Monday, May 17, 2010


Une Semaine De Bonte trans. A Week of Kindness.

These strange, but true images are of the very real surreal from a book by Max Ernst of the above title. The Figure of the male as bird is interesting and creepy in his anonymity. Not something I would like to wake up to. Their beady eyes and long beaks - too much! But they are lovely things to look at. Macabre.

Une semaine de bonté comprises 182 images created by cutting up and re-organizing illustrations from Victorian novels, encyclopedias, and other books. Ernst arranged the images to present a dark, surreal world. Most of the seven sections have a distinct theme that unites the images within. In Sunday the element is mud, and Ernst's example for this element is the Lion of BelfortThe element of the next section, consequently, this section features numerous characters with lion heads. Monday, is water, and all of the images show water, either in a natural setting, or flowing inside bedrooms, dining rooms, etc. Some of the characters are able to walk on water, while others drown. The element associated with Tuesday is fire, and so most of the images in this section feature dragons or fantastic lizards. The last of the large sections, Wednesday, contains numerous images of bird-men.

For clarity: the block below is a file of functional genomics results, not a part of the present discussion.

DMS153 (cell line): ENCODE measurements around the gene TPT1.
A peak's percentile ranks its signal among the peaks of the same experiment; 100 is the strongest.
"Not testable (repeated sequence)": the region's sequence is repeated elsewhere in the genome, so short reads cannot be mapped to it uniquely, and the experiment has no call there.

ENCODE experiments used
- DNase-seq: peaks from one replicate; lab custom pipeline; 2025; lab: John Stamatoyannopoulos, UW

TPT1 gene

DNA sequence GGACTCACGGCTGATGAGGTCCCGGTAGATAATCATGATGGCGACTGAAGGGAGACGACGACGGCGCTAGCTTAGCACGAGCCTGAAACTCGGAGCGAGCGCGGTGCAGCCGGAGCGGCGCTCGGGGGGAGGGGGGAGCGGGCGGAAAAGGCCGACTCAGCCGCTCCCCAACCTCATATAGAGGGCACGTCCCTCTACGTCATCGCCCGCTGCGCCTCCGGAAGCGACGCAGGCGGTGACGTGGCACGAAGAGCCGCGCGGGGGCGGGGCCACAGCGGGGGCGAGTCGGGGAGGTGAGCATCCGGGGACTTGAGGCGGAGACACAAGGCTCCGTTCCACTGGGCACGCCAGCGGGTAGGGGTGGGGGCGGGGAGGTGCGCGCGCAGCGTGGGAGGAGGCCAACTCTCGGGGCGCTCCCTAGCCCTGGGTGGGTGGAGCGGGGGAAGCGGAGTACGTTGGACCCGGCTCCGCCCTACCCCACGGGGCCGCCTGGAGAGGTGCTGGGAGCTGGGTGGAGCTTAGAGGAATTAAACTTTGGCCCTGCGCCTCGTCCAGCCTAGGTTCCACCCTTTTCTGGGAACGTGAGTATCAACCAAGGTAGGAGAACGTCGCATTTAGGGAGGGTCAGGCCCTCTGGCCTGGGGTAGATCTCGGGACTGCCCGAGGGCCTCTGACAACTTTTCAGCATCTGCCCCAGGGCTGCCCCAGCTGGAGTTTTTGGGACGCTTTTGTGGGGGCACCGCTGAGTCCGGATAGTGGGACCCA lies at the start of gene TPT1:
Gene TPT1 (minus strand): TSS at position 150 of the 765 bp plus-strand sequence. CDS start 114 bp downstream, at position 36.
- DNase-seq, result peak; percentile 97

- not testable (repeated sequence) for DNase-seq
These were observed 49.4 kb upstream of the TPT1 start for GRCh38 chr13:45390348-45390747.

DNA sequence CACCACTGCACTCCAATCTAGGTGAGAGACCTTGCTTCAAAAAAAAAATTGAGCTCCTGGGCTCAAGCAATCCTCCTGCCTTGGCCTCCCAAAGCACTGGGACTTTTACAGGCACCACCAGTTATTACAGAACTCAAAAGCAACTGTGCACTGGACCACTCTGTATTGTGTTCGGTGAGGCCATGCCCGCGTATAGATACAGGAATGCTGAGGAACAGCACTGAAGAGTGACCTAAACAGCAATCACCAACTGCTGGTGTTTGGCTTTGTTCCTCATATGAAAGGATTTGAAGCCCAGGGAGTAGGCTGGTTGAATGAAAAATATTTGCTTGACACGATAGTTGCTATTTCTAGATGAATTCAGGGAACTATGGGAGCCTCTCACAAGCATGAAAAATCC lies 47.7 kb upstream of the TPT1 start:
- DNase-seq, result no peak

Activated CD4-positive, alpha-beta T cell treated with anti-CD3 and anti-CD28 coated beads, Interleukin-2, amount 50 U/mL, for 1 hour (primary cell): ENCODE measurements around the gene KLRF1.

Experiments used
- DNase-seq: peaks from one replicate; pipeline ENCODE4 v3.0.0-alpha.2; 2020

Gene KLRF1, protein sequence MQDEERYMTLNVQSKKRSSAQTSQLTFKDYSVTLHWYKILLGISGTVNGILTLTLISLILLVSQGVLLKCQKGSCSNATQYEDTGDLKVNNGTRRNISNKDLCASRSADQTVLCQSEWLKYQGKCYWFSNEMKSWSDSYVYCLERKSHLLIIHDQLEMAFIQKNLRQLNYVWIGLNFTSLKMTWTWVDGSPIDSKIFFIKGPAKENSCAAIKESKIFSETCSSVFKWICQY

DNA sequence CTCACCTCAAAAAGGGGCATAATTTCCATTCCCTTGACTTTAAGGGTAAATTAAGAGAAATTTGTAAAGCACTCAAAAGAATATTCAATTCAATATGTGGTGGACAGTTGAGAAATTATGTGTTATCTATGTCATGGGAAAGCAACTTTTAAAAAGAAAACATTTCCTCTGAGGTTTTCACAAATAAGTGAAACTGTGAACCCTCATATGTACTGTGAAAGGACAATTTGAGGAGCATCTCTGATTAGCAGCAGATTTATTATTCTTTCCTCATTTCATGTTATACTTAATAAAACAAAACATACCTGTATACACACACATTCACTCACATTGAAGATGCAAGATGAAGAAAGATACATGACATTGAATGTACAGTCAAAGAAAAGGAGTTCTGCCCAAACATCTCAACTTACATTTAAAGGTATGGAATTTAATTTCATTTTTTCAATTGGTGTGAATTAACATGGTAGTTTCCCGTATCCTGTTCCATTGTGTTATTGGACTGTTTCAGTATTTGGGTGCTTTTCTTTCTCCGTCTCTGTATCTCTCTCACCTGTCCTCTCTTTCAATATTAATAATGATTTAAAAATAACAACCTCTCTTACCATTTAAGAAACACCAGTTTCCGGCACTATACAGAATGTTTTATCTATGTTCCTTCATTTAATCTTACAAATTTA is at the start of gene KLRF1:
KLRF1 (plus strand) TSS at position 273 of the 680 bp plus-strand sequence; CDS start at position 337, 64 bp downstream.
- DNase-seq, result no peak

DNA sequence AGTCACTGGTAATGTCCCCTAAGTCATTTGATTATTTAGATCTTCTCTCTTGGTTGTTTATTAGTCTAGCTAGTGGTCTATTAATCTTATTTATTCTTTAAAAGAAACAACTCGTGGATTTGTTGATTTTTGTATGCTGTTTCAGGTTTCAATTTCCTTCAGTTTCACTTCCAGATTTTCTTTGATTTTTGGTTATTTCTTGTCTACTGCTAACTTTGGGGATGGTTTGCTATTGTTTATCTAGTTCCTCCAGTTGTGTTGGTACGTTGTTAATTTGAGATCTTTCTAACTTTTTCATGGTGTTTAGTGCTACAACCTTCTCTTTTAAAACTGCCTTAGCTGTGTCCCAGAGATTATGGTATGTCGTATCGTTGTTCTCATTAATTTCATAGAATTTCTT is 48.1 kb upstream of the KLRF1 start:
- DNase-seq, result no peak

The element of Thursday, "blackness", has two examples instead of one. The first example, "a rooster's laughter", is illustrated with more images of bird-men. The second example, Easter Island is illustrated with images portraying characters with Maoi heads. Friday, the most abstract part of the entire book, contains various images that resist categorization. They include collages of human bones and plants, one of which was used for the cardboard slipcase that was meant to house all five volumes of Une semaine de bonté. The final section of the book, Saturday, contains 10 images. The element given is "the key to songs"; the images are once again uncategorizable. The section, and with it the book, ends with several images of falling women.

No full interpretation of Une semaine de bonté has ever been published. The book, like its predecessors, has been described as projecting "recurrent themes of sexuality, anti-clericalism and violence, by dislocating the visual significance of the source material to suggest what has been repressed."

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